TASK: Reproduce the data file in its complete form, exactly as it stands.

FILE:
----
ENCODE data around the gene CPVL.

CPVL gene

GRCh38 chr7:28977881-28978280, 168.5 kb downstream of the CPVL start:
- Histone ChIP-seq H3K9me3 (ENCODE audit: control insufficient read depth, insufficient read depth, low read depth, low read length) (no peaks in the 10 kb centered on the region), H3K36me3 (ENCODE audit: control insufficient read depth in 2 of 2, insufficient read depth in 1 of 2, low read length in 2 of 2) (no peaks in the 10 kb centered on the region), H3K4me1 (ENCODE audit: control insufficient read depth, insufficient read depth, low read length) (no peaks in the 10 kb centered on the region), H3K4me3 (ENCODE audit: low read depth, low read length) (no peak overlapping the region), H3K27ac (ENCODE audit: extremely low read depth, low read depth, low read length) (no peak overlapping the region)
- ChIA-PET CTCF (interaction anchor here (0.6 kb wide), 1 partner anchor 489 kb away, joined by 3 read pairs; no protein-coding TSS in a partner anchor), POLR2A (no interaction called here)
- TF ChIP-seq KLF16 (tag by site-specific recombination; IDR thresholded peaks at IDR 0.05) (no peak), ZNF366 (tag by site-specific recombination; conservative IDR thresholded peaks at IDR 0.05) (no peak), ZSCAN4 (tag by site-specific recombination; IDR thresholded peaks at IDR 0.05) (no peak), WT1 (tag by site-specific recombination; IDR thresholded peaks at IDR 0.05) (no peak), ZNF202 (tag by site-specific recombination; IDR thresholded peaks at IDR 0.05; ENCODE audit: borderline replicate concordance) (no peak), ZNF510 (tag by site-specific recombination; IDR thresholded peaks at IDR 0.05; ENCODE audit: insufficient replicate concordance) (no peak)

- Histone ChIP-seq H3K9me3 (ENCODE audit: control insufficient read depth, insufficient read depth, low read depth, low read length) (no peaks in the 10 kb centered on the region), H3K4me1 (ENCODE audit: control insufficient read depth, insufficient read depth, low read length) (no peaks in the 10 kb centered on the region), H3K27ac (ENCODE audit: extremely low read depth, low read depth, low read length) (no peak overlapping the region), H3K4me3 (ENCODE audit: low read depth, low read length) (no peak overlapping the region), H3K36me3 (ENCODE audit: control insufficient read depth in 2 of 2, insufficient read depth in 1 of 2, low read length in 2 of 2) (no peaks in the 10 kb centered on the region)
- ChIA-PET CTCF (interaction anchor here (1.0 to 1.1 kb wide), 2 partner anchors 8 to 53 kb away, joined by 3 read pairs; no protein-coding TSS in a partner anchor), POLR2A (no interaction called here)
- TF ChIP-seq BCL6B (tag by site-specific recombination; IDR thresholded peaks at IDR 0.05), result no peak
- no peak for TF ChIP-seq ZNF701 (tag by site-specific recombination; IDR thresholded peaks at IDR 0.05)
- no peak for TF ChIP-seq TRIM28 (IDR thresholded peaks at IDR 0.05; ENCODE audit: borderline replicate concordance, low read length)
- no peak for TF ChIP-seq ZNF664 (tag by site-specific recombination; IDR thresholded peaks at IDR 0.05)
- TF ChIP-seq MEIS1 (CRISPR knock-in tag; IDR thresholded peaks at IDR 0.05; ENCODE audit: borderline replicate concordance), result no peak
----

ENCODE data around the gene CPVL.

CPVL gene

GRCh38 chr7:28977881-28978280, 168.5 kb downstream of the CPVL start:
- Histone ChIP-seq H3K9me3 (ENCODE audit: control insufficient read depth, insufficient read depth, low read depth, low read length) (no peaks in the 10 kb centered on the region), H3K36me3 (ENCODE audit: control insufficient read depth in 2 of 2, insufficient read depth in 1 of 2, low read length in 2 of 2) (no peaks in the 10 kb centered on the region), H3K4me1 (ENCODE audit: control insufficient read depth, insufficient read depth, low read length) (no peaks in the 10 kb centered on the region), H3K4me3 (ENCODE audit: low read depth, low read length) (no peak overlapping the region), H3K27ac (ENCODE audit: extremely low read depth, low read depth, low read length) (no peak overlapping the region)
- ChIA-PET CTCF (interaction anchor here (0.6 kb wide), 1 partner anchor 489 kb away, joined by 3 read pairs; no protein-coding TSS in a partner anchor), POLR2A (no interaction called here)
- TF ChIP-seq KLF16 (tag by site-specific recombination; IDR thresholded peaks at IDR 0.05) (no peak), ZNF366 (tag by site-specific recombination; conservative IDR thresholded peaks at IDR 0.05) (no peak), ZSCAN4 (tag by site-specific recombination; IDR thresholded peaks at IDR 0.05) (no peak), WT1 (tag by site-specific recombination; IDR thresholded peaks at IDR 0.05) (no peak), ZNF202 (tag by site-specific recombination; IDR thresholded peaks at IDR 0.05; ENCODE audit: borderline replicate concordance) (no peak), ZNF510 (tag by site-specific recombination; IDR thresholded peaks at IDR 0.05; ENCODE audit: insufficient replicate concordance) (no peak)

- Histone ChIP-seq H3K9me3 (ENCODE audit: control insufficient read depth, insufficient read depth, low read depth, low read length) (no peaks in the 10 kb centered on the region), H3K4me1 (ENCODE audit: control insufficient read depth, insufficient read depth, low read length) (no peaks in the 10 kb centered on the region), H3K27ac (ENCODE audit: extremely low read depth, low read depth, low read length) (no peak overlapping the region), H3K4me3 (ENCODE audit: low read depth, low read length) (no peak overlapping the region), H3K36me3 (ENCODE audit: control insufficient read depth in 2 of 2, insufficient read depth in 1 of 2, low read length in 2 of 2) (no peaks in the 10 kb centered on the region)
- ChIA-PET CTCF (interaction anchor here (1.0 to 1.1 kb wide), 2 partner anchors 8 to 53 kb away, joined by 3 read pairs; no protein-coding TSS in a partner anchor), POLR2A (no interaction called here)
- TF ChIP-seq BCL6B (tag by site-specific recombination; IDR thresholded peaks at IDR 0.05), result no peak
- no peak for TF ChIP-seq ZNF701 (tag by site-specific recombination; IDR thresholded peaks at IDR 0.05)
- no peak for TF ChIP-seq TRIM28 (IDR thresholded peaks at IDR 0.05; ENCODE audit: borderline replicate concordance, low read length)
- no peak for TF ChIP-seq ZNF664 (tag by site-specific recombination; IDR thresholded peaks at IDR 0.05)
- TF ChIP-seq MEIS1 (CRISPR knock-in tag; IDR thresholded peaks at IDR 0.05; ENCODE audit: borderline replicate concordance), result no peak